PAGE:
Business writing in early sixteenth-century Norway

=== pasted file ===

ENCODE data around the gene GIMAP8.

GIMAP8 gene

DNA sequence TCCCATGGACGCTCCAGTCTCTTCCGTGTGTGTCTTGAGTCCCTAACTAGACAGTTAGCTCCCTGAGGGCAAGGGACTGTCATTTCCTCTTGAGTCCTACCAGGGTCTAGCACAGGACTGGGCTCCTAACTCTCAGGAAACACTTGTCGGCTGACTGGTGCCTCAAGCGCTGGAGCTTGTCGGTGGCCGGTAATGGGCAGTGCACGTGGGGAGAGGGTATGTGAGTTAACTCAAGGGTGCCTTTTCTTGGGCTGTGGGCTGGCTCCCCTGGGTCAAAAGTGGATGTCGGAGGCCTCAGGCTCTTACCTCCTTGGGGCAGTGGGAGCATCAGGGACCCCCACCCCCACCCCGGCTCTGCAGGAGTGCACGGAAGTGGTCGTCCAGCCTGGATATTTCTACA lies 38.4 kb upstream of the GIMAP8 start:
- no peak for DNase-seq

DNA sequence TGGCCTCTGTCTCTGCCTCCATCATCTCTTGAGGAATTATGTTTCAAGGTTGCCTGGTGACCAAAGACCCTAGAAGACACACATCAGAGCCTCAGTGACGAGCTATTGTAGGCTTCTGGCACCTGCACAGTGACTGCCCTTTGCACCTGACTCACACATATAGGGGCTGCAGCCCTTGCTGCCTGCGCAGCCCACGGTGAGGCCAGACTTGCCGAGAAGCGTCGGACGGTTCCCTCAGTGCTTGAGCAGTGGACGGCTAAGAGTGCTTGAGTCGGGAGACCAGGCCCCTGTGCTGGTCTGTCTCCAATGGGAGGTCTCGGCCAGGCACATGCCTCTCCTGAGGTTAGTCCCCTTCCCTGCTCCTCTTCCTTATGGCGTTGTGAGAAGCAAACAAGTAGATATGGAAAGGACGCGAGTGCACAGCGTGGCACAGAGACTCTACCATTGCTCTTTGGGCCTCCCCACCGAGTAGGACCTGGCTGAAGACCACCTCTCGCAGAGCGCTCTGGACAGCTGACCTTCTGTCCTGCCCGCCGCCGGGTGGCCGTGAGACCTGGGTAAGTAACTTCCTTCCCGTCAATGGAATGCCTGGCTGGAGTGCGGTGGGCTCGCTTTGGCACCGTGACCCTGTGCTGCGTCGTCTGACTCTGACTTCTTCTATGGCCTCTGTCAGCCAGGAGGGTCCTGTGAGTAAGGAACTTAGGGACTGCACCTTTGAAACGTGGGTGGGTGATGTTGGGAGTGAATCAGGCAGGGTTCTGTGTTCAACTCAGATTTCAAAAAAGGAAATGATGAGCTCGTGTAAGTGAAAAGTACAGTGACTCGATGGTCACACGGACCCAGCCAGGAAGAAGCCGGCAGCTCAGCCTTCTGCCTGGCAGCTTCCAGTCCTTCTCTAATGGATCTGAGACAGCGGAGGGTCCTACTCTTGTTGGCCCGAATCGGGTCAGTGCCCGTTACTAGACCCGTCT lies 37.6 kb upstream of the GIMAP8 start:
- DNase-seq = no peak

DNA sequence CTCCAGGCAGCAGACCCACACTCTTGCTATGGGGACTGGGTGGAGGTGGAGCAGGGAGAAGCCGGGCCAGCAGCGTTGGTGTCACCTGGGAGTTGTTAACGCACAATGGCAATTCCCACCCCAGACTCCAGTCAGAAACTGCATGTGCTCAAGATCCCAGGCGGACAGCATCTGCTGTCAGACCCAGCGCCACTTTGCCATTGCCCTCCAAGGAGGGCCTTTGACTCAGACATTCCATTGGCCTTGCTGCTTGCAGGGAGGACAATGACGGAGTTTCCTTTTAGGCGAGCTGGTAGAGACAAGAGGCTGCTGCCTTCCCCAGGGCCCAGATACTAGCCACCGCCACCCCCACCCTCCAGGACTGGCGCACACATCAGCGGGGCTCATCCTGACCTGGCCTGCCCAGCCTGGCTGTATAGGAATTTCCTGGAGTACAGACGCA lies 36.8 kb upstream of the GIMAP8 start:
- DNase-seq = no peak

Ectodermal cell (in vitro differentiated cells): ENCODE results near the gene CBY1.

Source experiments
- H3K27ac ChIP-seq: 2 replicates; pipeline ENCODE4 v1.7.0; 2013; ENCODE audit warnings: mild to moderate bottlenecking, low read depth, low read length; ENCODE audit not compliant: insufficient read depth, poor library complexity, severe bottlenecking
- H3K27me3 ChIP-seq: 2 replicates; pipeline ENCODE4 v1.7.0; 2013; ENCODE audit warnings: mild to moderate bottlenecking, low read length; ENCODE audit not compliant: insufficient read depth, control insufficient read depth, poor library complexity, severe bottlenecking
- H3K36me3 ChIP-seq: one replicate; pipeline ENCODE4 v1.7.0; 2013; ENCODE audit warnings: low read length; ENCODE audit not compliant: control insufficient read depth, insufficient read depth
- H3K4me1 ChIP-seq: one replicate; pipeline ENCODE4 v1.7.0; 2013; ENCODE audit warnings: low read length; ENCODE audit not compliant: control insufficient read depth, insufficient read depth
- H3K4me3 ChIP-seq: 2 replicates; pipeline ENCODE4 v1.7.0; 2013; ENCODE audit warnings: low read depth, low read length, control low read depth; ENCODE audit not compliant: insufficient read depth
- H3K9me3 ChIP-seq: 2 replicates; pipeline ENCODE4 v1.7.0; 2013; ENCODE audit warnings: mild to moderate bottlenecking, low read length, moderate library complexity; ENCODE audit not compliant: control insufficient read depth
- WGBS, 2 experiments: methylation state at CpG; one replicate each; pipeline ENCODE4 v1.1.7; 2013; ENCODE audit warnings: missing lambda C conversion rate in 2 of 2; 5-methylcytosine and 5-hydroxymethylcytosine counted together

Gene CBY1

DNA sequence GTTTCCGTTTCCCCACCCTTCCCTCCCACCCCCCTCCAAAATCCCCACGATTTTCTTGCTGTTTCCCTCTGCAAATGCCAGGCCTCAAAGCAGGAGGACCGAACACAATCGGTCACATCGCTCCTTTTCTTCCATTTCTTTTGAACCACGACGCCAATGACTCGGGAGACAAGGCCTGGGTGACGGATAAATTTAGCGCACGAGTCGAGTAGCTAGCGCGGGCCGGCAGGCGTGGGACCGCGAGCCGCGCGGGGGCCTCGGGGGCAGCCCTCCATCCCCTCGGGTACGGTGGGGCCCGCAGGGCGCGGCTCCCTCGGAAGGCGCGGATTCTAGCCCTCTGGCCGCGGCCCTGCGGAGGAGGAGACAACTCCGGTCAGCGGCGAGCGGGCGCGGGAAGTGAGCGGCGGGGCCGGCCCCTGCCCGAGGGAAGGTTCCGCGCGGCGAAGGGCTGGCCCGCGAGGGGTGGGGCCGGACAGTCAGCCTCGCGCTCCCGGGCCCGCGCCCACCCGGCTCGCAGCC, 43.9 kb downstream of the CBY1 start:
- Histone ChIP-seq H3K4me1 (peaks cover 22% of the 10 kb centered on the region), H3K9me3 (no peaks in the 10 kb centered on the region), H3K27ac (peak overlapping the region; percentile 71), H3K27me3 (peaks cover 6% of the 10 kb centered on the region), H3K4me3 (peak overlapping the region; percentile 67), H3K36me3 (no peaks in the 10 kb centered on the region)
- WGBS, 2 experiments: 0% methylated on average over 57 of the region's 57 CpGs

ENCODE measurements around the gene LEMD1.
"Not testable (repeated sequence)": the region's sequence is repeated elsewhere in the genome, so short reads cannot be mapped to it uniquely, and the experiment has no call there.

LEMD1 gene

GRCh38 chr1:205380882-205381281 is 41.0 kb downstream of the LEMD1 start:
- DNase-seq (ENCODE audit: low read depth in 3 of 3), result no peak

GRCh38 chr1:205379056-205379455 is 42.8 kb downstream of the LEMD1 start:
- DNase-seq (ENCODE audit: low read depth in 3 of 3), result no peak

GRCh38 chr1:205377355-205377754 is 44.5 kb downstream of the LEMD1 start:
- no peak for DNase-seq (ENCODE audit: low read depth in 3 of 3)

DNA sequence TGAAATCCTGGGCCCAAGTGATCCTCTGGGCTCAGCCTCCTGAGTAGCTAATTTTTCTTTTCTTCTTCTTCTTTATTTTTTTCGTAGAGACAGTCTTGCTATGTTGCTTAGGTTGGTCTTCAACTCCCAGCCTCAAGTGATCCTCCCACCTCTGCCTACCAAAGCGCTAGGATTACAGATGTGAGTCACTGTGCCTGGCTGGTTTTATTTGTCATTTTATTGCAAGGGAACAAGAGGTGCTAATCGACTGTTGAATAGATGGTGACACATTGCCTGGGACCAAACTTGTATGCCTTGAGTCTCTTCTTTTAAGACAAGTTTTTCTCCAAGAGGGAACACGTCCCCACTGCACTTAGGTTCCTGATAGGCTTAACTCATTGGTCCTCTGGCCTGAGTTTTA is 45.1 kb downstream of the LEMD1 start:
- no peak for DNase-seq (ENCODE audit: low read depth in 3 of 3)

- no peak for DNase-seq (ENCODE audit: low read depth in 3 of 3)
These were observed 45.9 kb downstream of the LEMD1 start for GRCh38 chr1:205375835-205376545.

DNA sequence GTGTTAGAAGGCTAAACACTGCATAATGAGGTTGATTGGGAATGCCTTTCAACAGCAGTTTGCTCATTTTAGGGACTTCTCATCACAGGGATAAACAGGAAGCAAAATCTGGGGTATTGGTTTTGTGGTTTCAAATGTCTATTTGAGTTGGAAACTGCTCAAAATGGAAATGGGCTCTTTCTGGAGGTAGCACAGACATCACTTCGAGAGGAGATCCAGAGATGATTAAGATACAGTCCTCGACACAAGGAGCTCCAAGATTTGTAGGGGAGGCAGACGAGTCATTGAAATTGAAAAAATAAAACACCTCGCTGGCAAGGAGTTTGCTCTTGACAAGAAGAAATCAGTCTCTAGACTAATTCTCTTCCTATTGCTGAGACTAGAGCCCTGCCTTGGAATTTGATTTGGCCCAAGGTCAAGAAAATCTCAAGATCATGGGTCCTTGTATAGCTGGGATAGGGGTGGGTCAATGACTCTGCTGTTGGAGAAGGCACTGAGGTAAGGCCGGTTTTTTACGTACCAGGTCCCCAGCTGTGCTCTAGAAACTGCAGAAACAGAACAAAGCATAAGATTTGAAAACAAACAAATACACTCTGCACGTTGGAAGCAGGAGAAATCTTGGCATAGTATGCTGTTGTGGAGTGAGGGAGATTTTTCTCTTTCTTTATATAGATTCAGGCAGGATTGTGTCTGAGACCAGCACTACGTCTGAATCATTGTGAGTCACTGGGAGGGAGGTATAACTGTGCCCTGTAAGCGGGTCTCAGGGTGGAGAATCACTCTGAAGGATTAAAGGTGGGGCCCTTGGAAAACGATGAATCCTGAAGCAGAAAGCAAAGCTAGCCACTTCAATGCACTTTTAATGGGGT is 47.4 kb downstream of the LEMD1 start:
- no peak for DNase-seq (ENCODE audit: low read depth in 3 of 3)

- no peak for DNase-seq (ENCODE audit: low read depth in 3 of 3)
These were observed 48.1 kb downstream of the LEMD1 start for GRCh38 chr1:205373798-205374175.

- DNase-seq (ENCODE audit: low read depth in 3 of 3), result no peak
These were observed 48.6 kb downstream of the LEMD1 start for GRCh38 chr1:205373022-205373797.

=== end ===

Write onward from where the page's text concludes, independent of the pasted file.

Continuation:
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This article discusses the linguistic make-up of business writing in late medieval / early modern Norway and addresses questions of language choice and language mixing. The most important foreign language was Low German, and the written culture also depended on Latin; these multilingual influences are evident in business records and accounting manuscripts from the early sixteenth century. A case study of language choice in international communication sheds light on the status of Latin as opposed to the vernaculars, as well as the relationship between the various vernaculars. Official documents are normally written in one language; however, in the more informal register of administrative and economical notes we find Latin and Low German words and phrases (code-switching and loanwords) in texts otherwise written in Scandinavian. This language mixing is markedly different from that of more formal writings and provides valuable insights into the general linguistic competence of those involved in trade, either as merchants or scribes. It is suggested that the code-mixed informal texts represent an unmarked, functional code for bilingual scribes.